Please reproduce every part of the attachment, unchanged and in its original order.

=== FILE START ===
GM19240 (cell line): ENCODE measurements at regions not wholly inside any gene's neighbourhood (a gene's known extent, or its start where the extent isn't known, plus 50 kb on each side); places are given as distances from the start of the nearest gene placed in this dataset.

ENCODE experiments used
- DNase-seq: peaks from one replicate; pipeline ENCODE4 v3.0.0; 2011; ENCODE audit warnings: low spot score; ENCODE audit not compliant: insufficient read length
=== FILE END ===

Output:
GM19240 (cell line): ENCODE measurements at regions not wholly inside any gene's neighbourhood (a gene's known extent, or its start where the extent isn't known, plus 50 kb on each side); places are given as distances from the start of the nearest gene placed in this dataset.

ENCODE experiments used
- DNase-seq: peaks from one replicate; pipeline ENCODE4 v3.0.0; 2011; ENCODE audit warnings: low spot score; ENCODE audit not compliant: insufficient read length